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Melbourne 1956 makes history as equestrian events take place in Sweden

12 November 2016

In the lead up to the sixth anniversary of the Melbourne Olympics later this month, we continue our series of features about the Games.

EQUESTRIAN: In breach of the Olympic Charter and for the first and only time in history, except for a slight exception in 1920, the 1956 Olympics Games were held in two countries.

In April 1949, Melbourne were awarded the 1956 Olympics Games, but after the announcement the IOC became aware that Australian quarantine laws required a six-month quarantine period for competitors horses. In late 1953, after some negotiation, the Australian government ruled they would not relax the rules for the Olympics, so the IOC had no choice but to find an alternative site. At the IOC Session in May 1954, Stockholm, defeated Paris, Rio, Berlin and Los Angeles for the right to host the Olympic Equestrian events. The Games opened on 10 June 1956 and competition was conducted from 11 to 17 June. Competing were 158 participants from 29 countries.

The Opening Ceremony was unusual as competitors entered the stadium on their horses, including the flagbearer. The Australian flagbearer was Bert Jacobs who was our only competitor in the Jumping events.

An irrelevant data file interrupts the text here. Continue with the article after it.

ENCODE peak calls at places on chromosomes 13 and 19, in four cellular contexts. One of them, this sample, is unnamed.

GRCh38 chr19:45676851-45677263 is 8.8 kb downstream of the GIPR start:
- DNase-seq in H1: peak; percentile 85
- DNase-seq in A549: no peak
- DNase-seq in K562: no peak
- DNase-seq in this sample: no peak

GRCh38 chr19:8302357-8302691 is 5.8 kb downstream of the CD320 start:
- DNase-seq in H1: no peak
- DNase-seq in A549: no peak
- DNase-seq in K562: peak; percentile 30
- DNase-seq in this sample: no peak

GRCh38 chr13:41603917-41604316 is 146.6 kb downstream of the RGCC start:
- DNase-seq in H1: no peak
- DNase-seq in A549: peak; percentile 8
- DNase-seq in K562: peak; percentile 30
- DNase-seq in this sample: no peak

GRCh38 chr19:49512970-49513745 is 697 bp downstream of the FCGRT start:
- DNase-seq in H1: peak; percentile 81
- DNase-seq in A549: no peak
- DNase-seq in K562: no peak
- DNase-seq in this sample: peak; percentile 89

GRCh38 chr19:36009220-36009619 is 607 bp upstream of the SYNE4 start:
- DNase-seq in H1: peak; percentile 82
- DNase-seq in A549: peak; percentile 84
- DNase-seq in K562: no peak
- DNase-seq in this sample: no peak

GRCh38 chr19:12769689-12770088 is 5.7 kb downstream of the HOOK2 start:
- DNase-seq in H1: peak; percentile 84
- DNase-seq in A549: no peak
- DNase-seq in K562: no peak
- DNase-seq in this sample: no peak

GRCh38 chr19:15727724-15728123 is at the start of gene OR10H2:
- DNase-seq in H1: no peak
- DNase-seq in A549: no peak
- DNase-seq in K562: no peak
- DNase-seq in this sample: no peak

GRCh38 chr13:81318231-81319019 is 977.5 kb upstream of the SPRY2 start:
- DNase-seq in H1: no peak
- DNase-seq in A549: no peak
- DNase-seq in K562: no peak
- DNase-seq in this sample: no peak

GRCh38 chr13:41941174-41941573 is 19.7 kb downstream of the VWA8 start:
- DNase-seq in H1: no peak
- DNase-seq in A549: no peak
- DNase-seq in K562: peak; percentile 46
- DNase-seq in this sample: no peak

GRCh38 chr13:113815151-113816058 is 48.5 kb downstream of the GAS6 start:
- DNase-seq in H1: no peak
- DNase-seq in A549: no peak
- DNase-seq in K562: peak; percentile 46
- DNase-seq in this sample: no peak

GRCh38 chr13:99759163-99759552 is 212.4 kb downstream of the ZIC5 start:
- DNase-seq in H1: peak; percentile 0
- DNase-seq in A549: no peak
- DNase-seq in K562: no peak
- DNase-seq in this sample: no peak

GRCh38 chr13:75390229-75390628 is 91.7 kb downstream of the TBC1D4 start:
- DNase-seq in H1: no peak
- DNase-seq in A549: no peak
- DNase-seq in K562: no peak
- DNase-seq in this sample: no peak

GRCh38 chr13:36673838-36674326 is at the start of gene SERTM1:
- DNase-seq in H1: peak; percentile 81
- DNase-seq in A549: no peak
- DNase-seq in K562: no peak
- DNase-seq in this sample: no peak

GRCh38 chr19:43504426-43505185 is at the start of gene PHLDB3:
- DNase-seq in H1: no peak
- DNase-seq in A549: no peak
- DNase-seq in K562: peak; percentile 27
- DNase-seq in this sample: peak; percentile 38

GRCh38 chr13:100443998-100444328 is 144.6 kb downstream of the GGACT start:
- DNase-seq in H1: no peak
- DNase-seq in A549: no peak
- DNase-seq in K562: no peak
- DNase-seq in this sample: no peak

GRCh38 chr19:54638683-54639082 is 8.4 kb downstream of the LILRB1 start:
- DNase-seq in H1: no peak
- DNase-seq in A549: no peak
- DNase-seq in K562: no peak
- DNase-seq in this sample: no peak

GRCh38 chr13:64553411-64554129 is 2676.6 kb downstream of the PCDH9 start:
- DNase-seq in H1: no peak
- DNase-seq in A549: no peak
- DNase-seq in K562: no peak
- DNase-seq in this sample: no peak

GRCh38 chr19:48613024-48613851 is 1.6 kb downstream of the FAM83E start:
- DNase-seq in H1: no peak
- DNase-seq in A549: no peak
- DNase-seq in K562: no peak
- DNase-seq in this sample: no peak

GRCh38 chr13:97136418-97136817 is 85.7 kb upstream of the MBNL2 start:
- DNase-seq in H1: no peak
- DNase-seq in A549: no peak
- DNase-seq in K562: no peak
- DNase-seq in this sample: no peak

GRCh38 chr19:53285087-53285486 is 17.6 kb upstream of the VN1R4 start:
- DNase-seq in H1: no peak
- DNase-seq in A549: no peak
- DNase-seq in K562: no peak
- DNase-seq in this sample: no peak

Australian made its Equestrian Olympic debut at these Games in the disciplines of Eventing and Jumping. Dressage would make its Olympic debut in 1984.

The Australian Eventing team competed magnificently in their first appearance in the Olympics, placing fourth from the 19 teams. The team members and their mounts were: Brian Crago (Radar), Bunty Thompson (Brown Sugar) and Ernie Barker (Dandy).  Crago went on to be a member of the 1960 gold medal winning team. Up until 1960 the event was for men only, but from 1964 the event became mixed, allowing both genders to be team members.

NOTE: The only exception to the Games being held in one country was in 1920 when Belgium hosted the Games. The yachting events took place on the coast of Ostend, however one event was not finished at the close of the Games and was contested two months later in Amsterdam, Holland.

David Tarbotton

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